Another factor not experienced in this test position is any angular rotation. Within a game situation, during the tackle, the attacker would be taking action to avoid the tackler, and thus in contact there would be an element of rotation upon contact, which is not produced in this test situation. Finally, during the test, there is a relatively long preparatory phase for the tackle, with the subject being in a comfortable set position prior to the tackle being executed. This would not be the case within rugby. There would be a much shorter preparatory time, generally, and the tackler would generally be moving forward. These limitations could possibly be addressed by repeating the study with the subject carrying out a tackle on an oncoming opponent, although a study of this nature may have severe methodological limitations.

Conclusion

Muscle activation timing may if not properly balanced around the shoulder girdle expose the glenohumeral joint to excessive load and stress. This paper demonstrates a simple method which sets out some preliminary normative data for muscle activation patterns during rugby tackle in healthy players. Further studies relating these data to injured players are required.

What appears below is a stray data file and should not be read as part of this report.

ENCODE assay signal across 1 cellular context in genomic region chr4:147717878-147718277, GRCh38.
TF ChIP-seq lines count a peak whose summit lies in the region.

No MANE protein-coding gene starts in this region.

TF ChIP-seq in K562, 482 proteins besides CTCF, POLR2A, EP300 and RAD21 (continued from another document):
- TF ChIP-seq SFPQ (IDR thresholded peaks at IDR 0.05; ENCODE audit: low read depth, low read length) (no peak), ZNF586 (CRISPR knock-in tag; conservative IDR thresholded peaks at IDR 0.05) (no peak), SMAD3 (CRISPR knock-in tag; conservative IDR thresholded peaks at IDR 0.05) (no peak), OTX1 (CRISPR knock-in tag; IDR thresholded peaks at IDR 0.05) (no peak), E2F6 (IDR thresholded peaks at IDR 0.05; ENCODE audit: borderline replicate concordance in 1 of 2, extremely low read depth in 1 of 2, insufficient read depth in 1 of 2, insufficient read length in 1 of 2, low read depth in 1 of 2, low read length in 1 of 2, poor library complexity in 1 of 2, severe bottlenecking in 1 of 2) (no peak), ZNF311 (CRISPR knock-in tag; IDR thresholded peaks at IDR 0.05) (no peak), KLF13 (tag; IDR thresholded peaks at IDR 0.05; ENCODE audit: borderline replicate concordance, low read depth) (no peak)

Declarations

Authors’ Affiliations

(1)
Senior Lecturer in Sports Rehabilitation, Directorate of Sport, University of Salford
(2)
Head Physiotherapist, Back in Action Physiotherapy

References

  1. Brooks J, Fuller C, Kemp S, Reddin D: Epidemiology of injuries in English Professional Rugby Union: Part I match injuries. British Journal of Sports Medicine. 2005, 39: 757-766. 10.1136/bjsm.2005.018135.View ArticlePubMedPubMed CentralGoogle Scholar
  2. Gabbett T: Incidence of injury in semi-professional Rugby League players. British Journal of Sports Medicine. 2003, 37: 36-44. 10.1136/bjsm.37.1.36.View ArticlePubMedPubMed CentralGoogle Scholar
  3. Wilson B, Quarrie K, Milburn P, Chalmess D: The nature and circumstances of tackle injuries in Rugby Union. Journal of Science and Medicine in Sport. 1999, 2: 153-162. 10.1016/S1440-2440(99)80195-9.View ArticlePubMedGoogle Scholar
  4. O'Sullivan P, Towmey L, Alison G: Altered Abdominal Muscle Recruitment in Patients with Chronic Back Pain following a specific Exercise Intervention. J Orthop Sports Phys Ther. 1998, 27 (2): 114-124.View ArticlePubMedGoogle Scholar